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What's the Difference - Part 4

Posted on October 23, 2008 by chris ballinger There have been 3 comment(s)

Levitation Devices:

We carry quite a few utility items and routines involving the defiance of gravity. Here's a quick review on a couple to help you choose what's right for you.

Floating Match on Card or Cosmosis by Ben Harris:
If you've never played around with floating or levitation effects, this is a great place to start. Floating Match on Card comes with two gimmicks in case on breaks. Cosmosis is the "magician's" floating match on card routine. It comes with the gimmick, supplies to make more gimmicks, and an excellent instruction booklet.

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Strengths: Easy to carry around visual, unexpected magic. One of the few levitation tricks with no "hook-up".
Weaknesses: It's delicate. Very delicate.

Floating Dollar Bill by Jon Jensen:
The first routine with an "IT Hook-up" that I would recommend. It's eerie, visual and simple. Ball up the bill and watch it go.

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Strengths: It's done with a borrowed object which is examinable before and after the trick.
Weaknesses: After setting up the trick you are limited with where you can perform it. Anytime you want to make something float, you have to be standing in the same spot.

Hummingbird Card by Magic Makers:
This is a floating card effect similar to the UFO Card or the Hummer Card trick. This is another great introduction to IT effects.

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Strengths:It looks really cool and can be done anywhere.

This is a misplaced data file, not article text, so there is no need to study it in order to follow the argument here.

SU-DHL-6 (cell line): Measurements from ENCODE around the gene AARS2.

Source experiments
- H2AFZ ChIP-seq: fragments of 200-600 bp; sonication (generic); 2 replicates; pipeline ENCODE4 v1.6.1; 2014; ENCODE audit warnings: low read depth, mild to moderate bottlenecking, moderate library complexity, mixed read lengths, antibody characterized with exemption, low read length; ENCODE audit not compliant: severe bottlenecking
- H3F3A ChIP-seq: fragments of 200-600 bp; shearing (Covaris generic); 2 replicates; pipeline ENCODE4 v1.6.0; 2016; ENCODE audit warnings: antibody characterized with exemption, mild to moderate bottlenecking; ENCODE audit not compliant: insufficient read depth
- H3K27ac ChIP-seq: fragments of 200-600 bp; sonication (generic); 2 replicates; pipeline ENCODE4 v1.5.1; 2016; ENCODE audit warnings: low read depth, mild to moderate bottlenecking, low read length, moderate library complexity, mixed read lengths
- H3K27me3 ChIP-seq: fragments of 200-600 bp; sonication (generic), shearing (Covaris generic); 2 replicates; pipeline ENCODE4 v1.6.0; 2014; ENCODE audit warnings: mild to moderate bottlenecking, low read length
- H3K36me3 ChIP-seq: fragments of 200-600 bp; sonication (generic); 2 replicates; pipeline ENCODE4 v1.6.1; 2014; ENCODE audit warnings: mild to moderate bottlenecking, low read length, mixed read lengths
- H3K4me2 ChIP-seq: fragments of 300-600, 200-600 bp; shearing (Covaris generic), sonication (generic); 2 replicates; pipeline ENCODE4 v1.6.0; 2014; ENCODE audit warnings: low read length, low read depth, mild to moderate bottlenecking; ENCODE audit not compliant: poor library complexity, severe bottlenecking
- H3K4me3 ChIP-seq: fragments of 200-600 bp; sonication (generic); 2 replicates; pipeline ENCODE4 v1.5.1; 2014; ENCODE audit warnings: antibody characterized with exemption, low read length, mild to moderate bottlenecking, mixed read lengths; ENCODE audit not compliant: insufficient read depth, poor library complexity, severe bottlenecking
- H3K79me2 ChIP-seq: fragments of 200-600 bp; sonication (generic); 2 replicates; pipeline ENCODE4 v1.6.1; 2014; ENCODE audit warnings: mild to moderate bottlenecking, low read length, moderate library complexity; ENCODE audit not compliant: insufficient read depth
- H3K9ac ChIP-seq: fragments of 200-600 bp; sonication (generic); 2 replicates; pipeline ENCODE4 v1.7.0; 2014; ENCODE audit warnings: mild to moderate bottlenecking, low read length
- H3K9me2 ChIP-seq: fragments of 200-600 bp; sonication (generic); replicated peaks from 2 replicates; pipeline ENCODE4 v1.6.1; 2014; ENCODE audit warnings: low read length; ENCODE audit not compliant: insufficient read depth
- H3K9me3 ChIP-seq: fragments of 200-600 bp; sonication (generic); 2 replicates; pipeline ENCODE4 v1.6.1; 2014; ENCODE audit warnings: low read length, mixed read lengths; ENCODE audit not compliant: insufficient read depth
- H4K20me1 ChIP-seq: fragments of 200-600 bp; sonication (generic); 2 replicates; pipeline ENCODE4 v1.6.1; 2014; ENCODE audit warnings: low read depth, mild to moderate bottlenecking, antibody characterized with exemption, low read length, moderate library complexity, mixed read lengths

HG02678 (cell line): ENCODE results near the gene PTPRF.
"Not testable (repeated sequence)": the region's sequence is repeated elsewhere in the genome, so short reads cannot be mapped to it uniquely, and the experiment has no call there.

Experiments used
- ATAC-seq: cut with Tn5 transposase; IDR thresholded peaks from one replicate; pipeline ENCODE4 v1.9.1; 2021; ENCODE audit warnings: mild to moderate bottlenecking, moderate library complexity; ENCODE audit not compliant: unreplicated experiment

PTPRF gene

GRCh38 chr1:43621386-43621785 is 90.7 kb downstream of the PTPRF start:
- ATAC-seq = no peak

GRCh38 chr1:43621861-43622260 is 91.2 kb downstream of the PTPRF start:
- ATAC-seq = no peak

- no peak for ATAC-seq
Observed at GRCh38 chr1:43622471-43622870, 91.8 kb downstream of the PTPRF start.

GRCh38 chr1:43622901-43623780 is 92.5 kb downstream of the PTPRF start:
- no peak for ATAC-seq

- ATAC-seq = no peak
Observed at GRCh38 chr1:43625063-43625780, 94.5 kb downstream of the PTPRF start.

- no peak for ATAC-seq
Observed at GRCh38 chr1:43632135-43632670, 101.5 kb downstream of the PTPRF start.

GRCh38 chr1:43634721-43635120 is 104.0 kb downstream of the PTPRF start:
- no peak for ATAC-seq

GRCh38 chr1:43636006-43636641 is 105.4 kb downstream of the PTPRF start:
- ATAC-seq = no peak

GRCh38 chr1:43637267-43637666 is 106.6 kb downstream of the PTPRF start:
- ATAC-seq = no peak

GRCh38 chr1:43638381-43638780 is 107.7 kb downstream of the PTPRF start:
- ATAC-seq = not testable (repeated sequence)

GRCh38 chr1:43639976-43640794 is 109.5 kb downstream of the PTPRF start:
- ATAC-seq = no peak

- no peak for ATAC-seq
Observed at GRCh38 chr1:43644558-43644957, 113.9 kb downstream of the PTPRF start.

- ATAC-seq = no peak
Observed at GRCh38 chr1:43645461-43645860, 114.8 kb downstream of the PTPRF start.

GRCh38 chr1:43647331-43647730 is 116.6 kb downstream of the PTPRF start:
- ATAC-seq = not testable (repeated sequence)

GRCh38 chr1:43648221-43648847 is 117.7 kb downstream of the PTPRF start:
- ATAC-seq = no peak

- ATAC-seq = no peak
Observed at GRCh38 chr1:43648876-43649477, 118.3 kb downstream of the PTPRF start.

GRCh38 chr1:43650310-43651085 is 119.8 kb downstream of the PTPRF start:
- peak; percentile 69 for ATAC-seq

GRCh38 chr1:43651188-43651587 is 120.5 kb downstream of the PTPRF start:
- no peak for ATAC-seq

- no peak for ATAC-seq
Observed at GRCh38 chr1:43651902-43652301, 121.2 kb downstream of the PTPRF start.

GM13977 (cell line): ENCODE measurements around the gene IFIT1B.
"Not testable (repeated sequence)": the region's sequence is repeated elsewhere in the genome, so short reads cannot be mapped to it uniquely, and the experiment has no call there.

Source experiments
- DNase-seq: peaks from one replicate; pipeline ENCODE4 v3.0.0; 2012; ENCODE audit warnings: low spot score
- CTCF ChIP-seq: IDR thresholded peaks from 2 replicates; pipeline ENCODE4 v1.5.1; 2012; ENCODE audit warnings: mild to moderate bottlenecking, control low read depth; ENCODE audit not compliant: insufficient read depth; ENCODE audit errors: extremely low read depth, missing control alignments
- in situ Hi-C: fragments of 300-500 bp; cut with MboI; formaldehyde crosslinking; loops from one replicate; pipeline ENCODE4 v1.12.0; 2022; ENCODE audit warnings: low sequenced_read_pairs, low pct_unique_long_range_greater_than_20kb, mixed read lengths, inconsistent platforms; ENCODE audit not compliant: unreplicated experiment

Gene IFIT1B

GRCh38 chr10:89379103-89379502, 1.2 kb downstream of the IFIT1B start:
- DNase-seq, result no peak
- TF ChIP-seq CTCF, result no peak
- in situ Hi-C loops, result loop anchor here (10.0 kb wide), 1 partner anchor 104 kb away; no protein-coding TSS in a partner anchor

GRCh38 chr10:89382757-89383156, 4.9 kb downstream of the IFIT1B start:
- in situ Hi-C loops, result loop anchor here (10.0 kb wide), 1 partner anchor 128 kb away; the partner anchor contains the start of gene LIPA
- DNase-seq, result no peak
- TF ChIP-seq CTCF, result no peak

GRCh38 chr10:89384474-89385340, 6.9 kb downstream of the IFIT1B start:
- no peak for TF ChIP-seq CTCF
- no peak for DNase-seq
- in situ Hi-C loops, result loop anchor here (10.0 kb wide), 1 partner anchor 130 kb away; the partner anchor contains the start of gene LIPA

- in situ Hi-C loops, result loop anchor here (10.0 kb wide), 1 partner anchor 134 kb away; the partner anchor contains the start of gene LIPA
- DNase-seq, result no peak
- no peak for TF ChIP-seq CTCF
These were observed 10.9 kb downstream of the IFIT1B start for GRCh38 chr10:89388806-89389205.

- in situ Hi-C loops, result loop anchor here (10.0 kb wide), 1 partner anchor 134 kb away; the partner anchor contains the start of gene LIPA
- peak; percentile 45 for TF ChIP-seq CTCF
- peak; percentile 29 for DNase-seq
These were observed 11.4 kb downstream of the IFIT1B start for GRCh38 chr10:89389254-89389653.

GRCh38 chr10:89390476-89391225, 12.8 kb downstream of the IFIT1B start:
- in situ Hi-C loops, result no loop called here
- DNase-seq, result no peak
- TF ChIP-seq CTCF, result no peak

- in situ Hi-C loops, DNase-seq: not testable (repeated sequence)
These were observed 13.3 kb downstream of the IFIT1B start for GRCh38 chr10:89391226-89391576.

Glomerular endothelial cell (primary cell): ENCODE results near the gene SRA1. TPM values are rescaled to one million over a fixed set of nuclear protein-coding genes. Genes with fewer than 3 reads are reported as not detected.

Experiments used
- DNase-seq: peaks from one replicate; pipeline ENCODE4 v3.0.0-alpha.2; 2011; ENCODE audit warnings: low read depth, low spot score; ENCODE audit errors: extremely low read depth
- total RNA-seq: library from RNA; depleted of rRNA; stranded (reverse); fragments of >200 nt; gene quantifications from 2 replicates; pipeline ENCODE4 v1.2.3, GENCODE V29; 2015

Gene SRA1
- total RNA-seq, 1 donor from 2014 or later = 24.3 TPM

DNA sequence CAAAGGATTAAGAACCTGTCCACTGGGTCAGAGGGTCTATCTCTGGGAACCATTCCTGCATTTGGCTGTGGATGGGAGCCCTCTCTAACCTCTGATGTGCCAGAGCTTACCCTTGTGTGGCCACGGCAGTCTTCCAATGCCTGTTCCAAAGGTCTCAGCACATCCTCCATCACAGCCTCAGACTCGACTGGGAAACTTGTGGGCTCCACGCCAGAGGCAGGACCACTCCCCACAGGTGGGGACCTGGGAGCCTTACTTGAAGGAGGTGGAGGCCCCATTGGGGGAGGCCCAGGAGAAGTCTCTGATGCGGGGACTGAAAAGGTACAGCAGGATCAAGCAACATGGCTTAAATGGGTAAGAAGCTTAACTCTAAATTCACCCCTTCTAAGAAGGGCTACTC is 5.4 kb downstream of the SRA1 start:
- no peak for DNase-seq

Weaknesses: I've never felt safe with this hook-up in place. Maybe I just haven't gotten used to it, but if I'm doing walk around, I've got a lot more to worry about than a very invisible delicate thing running across my body.

I.T.R.s i.e. Thread Genie by Magic Makers and Spider Pen by Yigal Mesika:
Reels are great for walk-around because you can set it up and take it down anywhere you go. The effect usually looks just like the Floating Dollar bill, although there are other hook-up variations possible for tricks like floating ring, floating match, and haunted deck.

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Strengths: They both are very portable. The Spider Pen uses an electric reel and has more flexibility in control and distance between performer and floating object.
Weaknesses: Both are delicate and require practice. Repairing a break can be frustrating at best with the Thread Genie, it's easier with the Spider Pen.

Enlightenment by Ben Harris:
This one doesn't really fit in with the rest of the tricks in this segment, but I've had a lot of questions about it, so here it goes... A selected (could be signed) card rises off the pack and then floats back down for full inspection.

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Strengths: No thread is used and the card can be examined before and after the effect. The bold performer can even perform this trick while the spectator is holding the cards.
Weaknesses: The angles are great, but the trick is certainly not angle-proof. Unless you get the Development Kit, Custom Deck, and/or the Paradigm Shifter, you've got some construction and hunting-down-of-materials to do.

If you made it through the whole post, congratulations. This one was a doozy!


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3 Responses to What's the Difference - Part 4

  • Memphis
    Memphis says:

    All these Whats the Difference are really helping decide what to put on the Christmas list! Keep it up!

    Posted on October 23, 2008 at 8:09 am

  • Joe
    Joe says:

    Very informative . I have the Hummingbird Card . At first I was unhappy with it , but one day out of boredom I started working with it again , it really is a stunning effect .

    Posted on October 23, 2008 at 8:52 pm

  • fml
    fml says:

    enlightenment: all the related [ ] that are available to this make it, well,..., just a bit overwhelming, possibly as much for the wallet as for the understanding how much exactly one needs for the trick.

    ~ fml

    Posted on October 26, 2008 at 12:03 am

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